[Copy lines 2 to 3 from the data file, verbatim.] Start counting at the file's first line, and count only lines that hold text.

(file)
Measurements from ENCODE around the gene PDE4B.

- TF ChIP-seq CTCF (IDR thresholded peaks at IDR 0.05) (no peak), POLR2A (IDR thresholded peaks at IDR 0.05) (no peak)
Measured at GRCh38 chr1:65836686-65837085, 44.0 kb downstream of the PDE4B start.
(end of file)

- TF ChIP-seq CTCF (IDR thresholded peaks at IDR 0.05) (no peak), POLR2A (IDR thresholded peaks at IDR 0.05) (no peak)
Measured at GRCh38 chr1:65836686-65837085, 44.0 kb downstream of the PDE4B start.